We compose a dictionary of parameters to choose from.

parameters_grid = { "regression__loss" : ["huber", "epsilon_insensitive", "squared_loss", ], "regression__max_iter" : [3, 5, 10, 50], "regression__penalty" : ["l1", "l2", "none"], "regression__alpha" : [0.0001, 0.01], "scaling__with_mean" : [0., 0.5], # }

We build a CV grid and pass the **pipeline** object into it along with **parameters_grid** and others.

- Parameter
**scoring**defines the kind of error that we score parameters at.

grid_cv = model_selection.GridSearchCV(pipeline, parameters_grid, scoring = "neg_mean_absolute_error", cv = 4)

%%time grid_cv.fit(train_data, train_labels)

Wall time: 22.6 s

GridSearchCV(cv=4, estimator=Pipeline(steps=[("scaling", StandardScaler()), ("regression", SGDRegressor(max_iter=5, random_state=0))]), param_grid={"regression__alpha": [0.0001, 0.01], "regression__loss": ["huber", "epsilon_insensitive", "squared_loss"], "regression__max_iter": [3, 5, 10, 50], "regression__penalty": ["l1", "l2", "none"], "scaling__with_mean": [0.0, 0.5]}, scoring="neg_mean_absolute_error")

print(grid_cv.best_score_) print(grid_cv.best_params_)

-108.61772632999148 {"regression__alpha": 0.01, "regression__loss": "squared_loss", "regression__max_iter": 3, "regression__penalty": "l2", "scaling__with_mean": 0.0}

#### Results of the CV grid parameters search

The CV parameters grid shows good result – `neg_mean_absolute_error`

: -108.62

We are ok with 3 iterations – `regression__max_iter`

: 3

Regularization parameter – `regression__alpha`

: 0.01

Regularization type is L2, Ridge – `regression__penalty`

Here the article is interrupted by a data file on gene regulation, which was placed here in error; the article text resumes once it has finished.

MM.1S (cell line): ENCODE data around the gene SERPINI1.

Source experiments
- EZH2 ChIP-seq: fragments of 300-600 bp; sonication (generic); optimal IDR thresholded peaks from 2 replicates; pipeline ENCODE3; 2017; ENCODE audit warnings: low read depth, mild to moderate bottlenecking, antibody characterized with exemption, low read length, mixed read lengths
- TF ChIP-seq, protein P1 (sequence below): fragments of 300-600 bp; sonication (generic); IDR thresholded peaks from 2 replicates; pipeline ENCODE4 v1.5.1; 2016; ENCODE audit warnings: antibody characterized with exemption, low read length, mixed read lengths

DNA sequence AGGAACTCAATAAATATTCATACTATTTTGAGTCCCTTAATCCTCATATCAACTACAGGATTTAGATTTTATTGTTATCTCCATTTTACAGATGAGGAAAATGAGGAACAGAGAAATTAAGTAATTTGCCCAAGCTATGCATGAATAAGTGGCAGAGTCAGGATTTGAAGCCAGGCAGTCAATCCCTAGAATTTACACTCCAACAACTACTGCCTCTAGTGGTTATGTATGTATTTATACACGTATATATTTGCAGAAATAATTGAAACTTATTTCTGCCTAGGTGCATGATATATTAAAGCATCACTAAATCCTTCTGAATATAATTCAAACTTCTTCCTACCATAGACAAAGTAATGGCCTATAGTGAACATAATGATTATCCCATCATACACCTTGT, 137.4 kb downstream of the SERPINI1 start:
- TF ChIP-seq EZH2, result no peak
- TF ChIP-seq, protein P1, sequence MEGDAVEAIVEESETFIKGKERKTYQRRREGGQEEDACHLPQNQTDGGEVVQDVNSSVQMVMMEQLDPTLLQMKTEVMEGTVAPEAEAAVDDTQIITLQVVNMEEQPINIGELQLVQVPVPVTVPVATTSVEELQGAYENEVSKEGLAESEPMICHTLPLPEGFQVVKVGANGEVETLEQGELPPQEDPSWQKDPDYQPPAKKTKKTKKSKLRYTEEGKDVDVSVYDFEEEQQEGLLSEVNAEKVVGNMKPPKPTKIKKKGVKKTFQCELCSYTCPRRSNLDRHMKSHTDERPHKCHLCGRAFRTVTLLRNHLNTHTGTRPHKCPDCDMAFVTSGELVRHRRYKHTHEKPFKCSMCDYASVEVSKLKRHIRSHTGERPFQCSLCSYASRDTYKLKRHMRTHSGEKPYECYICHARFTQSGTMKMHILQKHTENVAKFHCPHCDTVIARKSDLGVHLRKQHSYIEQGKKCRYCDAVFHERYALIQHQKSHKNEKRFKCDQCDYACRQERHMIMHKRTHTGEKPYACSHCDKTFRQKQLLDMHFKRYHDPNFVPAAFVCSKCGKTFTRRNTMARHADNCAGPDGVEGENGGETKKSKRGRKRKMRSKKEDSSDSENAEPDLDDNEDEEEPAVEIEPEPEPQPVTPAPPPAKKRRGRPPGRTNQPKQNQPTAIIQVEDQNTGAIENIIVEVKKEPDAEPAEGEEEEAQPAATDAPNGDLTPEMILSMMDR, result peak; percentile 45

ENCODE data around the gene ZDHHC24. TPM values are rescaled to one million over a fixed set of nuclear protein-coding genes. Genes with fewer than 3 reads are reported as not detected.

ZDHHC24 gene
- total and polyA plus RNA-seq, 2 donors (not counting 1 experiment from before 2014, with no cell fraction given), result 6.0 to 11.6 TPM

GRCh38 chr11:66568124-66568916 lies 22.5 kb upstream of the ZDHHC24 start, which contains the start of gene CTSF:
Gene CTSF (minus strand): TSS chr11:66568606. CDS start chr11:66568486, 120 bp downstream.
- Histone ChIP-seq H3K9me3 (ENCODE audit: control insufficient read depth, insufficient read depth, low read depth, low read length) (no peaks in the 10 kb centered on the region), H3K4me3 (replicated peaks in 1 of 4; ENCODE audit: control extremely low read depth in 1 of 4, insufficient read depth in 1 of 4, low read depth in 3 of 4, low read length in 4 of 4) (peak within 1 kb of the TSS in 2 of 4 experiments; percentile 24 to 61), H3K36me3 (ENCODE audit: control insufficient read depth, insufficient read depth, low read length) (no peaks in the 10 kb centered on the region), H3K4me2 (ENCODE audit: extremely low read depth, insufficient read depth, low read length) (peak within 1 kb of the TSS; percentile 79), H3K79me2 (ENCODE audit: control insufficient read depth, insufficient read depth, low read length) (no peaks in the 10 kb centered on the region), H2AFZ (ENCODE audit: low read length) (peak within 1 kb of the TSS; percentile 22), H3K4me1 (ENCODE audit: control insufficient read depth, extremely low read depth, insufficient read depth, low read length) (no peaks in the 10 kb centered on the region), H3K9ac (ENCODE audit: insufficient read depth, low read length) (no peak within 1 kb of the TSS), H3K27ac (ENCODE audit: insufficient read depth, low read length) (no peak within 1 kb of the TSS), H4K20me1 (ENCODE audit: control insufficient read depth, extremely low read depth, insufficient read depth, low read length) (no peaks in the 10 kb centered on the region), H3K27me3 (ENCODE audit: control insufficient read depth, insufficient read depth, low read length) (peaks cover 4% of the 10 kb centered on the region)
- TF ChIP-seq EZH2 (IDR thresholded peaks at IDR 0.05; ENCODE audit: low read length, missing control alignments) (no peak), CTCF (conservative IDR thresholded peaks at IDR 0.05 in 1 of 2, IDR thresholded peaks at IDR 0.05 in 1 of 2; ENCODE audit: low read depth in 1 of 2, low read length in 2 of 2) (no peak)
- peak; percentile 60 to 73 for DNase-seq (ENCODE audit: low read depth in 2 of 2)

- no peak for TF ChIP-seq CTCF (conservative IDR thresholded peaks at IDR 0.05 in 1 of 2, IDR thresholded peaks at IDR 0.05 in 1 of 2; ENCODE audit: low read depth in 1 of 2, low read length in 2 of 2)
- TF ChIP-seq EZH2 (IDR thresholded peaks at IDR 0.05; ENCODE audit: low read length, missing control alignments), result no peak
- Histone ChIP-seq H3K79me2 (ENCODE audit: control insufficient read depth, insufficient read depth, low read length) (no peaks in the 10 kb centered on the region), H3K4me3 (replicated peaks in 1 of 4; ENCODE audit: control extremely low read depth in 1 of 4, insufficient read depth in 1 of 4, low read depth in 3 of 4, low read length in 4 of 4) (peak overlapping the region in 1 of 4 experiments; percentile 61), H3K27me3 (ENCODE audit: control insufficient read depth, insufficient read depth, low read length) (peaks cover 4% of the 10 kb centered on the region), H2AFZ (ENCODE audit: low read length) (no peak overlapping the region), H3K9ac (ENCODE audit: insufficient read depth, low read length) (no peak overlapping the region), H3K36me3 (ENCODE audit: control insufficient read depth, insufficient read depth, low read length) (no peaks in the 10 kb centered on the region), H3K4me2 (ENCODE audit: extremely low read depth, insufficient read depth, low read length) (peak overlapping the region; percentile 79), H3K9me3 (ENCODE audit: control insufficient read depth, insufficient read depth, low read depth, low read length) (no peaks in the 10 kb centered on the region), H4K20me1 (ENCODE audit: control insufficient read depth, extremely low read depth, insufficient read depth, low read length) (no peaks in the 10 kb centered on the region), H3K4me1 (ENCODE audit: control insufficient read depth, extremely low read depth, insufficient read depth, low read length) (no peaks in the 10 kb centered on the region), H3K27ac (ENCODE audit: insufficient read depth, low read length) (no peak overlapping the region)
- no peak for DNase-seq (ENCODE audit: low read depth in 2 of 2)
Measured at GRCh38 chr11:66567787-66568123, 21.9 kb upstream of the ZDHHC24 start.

: ‘l2’

As to the scaling, the best is with mean at the point 0 – `scaling__with_mean`

: 0.0

metrics.mean_absolute_error(test_labels, grid_cv.best_estimator_.predict(test_data))

119.98978845935379

This error is less than one of the base model.

Yet, the MAE is at a certain point. What is the mean value of the test labels/targets?

np.mean(test_labels)

232.159

So, even though we’ve decreased the error from 122 to 120, since the mean is 232, the model has not underwent a good improvment.

test_predictions = grid_cv.best_estimator_.predict(test_data)

print(test_labels[:10])

[525 835 355 222 228 325 328 308 346 446]

print(test_predictions[:10])

[139.60470681 159.80765341 207.55935972 237.76288054 257.83836668 267.44558034 272.49537469 297.70688522 304.29818873 313.58821156]

The target and predictions of grid_cv differ siginificantly.

### Targets-predictions graph

We display a graph of our objects in the space of the correct values of the target label vs our predictions. When we plot a graph in such a space a good model should have the following: a cloud of points in the diagonal area. It turns out that our predictions should coincide with the target label therefore the diagonal points should transpire.

pylab.figure(figsize=(16, 6)) # No parameters model setting pylab.subplot(1,2,1) pylab.grid(True) pylab.scatter(train_labels, pipeline.predict(train_data), alpha=0.5, color = "red") pylab.scatter(test_labels, pipeline.predict(test_data), alpha=0.5, color = "blue") pylab.title("No parameters model setting") pylab.xlim(-100,1100) pylab.ylim(-100,1100) # Grid search model setting pylab.subplot(1,2,2) pylab.grid(True) pylab.scatter(train_labels, grid_cv.best_estimator_.predict(train_data), alpha=0.5, color = "red") pylab.scatter(test_labels, grid_cv.best_estimator_.predict(test_data), alpha=0.5, color = "blue") pylab.title("Grid search model setting") pylab.xlim(-100,1100) pylab.ylim(-100,1100)

(-100.0, 1100.0)

From the graph above we see that we have built a not very good model.

We see that our point clouds does not look like a diagonal. Moreover, point clouds when using a model without parameter selection and point clouds when using a model with parameter selection are not of much differece. That is, our model is quite weak, and optimization by parameters did not profit much.

### Conclusion

In this post we touched a baseline, that is an initial regression model that works only on numerical features. We learned how to do scaling, how to build transformation chains.

In the followin posts we will try to improve this model by adding all the other features to it.